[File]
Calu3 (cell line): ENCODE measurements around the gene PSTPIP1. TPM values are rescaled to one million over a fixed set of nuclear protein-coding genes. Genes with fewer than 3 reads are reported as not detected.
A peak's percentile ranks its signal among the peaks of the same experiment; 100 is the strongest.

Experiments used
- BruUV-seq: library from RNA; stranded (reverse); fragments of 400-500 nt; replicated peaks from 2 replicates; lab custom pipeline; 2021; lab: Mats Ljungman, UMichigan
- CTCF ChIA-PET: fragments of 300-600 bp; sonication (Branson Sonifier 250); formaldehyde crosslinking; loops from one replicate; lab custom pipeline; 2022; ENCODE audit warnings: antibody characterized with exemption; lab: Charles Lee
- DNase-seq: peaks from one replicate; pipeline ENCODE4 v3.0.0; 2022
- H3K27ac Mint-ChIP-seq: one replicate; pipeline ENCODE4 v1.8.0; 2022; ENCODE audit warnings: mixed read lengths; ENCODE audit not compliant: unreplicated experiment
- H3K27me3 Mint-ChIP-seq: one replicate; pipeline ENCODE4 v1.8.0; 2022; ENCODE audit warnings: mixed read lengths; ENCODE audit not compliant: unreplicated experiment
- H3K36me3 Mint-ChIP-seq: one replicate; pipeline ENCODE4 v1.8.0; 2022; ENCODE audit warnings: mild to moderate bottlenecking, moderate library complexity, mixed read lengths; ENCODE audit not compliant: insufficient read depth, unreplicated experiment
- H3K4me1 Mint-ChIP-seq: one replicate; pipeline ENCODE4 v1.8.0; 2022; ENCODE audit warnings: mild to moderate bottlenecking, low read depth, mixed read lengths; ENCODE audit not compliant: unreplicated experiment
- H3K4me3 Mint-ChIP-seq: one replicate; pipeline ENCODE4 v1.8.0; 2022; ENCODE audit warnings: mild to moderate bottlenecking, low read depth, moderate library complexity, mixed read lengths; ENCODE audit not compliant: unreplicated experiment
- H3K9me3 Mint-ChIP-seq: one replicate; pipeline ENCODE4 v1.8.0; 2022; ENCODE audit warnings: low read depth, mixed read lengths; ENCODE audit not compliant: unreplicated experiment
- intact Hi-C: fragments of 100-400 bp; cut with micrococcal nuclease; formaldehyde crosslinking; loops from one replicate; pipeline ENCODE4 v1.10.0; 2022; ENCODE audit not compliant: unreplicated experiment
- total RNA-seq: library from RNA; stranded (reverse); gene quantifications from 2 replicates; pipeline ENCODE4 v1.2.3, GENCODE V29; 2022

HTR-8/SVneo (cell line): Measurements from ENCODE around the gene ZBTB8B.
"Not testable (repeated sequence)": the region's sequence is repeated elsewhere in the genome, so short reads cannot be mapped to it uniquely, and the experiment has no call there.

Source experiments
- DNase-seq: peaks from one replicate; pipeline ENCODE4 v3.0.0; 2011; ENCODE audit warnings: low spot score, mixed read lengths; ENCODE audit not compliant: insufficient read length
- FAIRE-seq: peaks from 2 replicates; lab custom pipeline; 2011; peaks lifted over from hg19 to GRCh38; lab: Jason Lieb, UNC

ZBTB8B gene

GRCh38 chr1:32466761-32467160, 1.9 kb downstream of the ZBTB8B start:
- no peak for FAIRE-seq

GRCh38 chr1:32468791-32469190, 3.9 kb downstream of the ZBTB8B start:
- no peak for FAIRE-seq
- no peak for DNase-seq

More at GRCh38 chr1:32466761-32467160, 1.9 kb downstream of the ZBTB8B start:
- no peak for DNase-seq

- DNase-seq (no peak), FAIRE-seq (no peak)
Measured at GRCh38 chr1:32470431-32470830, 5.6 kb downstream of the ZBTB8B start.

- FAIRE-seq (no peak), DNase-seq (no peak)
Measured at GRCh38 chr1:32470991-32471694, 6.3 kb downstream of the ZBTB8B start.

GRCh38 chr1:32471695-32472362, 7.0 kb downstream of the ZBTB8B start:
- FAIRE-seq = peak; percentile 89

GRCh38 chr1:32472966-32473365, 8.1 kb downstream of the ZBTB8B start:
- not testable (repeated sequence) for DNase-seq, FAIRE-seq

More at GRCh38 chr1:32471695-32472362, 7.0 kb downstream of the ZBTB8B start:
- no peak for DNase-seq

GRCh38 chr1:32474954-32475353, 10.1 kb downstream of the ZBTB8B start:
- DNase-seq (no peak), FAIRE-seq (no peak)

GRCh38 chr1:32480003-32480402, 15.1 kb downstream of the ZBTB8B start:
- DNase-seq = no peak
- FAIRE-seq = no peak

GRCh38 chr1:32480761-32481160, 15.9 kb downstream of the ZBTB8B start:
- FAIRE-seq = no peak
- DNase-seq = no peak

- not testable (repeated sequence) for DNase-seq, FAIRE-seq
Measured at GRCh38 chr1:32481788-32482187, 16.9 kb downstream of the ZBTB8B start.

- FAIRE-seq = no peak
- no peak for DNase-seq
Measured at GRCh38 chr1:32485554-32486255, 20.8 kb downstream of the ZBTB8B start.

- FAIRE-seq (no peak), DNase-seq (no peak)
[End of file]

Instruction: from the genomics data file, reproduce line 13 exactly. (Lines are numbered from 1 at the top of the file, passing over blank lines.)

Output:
- intact Hi-C: fragments of 100-400 bp; cut with micrococcal nuclease; formaldehyde crosslinking; loops from one replicate; pipeline ENCODE4 v1.10.0; 2022; ENCODE audit not compliant: unreplicated experiment